Proper tree selection, placement and care will serve your tree well through the years, allowing your tree to grow to its fullest potential. Selecting the right tree and location can help reduce maintenance issues down the road and will promote a healthy and vigorous tree.
Ask an Arborist
The Department of Forestry and Fire has many tree experts on staff who are happy to answer any of your questions. See our Frequently Asked Questions or contact us .
Top 5 Tree Mistakes
There are a variety of resources available regarding specific tree care options in Arizona.
Right Tree in the Right Place
The International Society of Arboriculture provides questions to consider when determining what tree selection for a given area. Some questions to consider might be:
- Why is the tree being planted? Will it provide shade, fruit, seasonal shading, or color?
- How big is the planting area and where is it located? What size tree can the planting area accommodate?
- Are there utility lines above or below the selected planting area?
- What is the soil like in the planting area? Is the soil deep, fertile and well-draining? Or is the soil very rocky, compacted, shallow, or draining poorly?
These questions, among others, will help determine the “right tree for the right place”.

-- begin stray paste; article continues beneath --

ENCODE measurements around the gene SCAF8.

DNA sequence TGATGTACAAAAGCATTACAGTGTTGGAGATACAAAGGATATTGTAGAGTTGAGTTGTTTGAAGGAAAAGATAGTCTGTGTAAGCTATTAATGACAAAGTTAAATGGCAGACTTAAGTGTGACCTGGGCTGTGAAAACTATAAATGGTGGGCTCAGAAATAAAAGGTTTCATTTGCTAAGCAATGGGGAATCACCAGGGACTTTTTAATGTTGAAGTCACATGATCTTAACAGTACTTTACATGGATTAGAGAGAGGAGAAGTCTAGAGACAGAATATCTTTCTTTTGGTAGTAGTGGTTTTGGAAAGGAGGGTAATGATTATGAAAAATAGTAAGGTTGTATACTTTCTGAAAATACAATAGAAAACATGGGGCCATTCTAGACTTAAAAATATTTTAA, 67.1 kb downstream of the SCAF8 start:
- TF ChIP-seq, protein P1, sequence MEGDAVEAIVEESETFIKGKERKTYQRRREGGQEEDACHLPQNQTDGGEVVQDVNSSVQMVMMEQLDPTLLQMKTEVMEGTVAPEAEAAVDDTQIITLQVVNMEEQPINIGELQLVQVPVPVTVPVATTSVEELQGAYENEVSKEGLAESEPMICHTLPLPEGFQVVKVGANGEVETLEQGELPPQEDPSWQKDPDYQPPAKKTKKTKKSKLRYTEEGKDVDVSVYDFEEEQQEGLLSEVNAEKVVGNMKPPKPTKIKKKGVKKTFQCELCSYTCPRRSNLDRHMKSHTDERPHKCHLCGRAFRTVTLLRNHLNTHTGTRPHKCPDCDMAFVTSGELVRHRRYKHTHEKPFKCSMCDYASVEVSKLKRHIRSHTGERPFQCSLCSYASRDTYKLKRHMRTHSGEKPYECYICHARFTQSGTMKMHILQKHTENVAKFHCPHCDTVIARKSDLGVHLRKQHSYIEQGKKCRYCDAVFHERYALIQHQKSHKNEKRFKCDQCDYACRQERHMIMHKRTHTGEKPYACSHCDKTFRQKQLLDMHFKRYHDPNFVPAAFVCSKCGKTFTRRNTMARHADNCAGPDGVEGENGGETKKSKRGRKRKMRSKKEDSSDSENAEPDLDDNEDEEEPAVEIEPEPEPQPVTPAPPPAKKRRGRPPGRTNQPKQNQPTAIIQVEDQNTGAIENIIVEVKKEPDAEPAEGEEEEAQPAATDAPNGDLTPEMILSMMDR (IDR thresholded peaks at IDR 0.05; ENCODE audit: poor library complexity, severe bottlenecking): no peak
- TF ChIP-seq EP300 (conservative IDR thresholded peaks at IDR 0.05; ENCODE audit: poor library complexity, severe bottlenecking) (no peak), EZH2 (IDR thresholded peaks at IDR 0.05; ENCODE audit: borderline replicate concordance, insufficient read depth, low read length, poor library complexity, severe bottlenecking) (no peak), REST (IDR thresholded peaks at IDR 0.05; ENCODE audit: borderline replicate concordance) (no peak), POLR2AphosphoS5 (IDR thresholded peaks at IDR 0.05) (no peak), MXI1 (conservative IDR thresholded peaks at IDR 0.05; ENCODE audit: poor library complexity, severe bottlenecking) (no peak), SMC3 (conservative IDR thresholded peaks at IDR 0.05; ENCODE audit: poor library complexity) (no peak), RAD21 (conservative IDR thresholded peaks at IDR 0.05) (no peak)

Arizona Plant Climate Zones
Climate zones in Arizona vary from the low or subtropical desert areas to the coldest mountain and intermountain areas of the 48 contiguous United States. These differences in climate dictate what trees are most suitable in each zone. The University of Arizona Cooperative Extension provides a great breakdown of the different Arizona Plant Climate Zones.
Plant Native Trees
It is always recommended to consider planting native trees over non-native. Native trees are better able to cope with the local environmental conditions of the area and typically require less attention than non-natives. They also serve as wildlife habitat for local animals, and are more resistant to harmful pests.
Trees Native to Arizona (below 4,500 feet)
Trees Native to Arizona (between 4,500 feet and 6,000 feet)
Trees Native to Arizona (above 6,000 feet)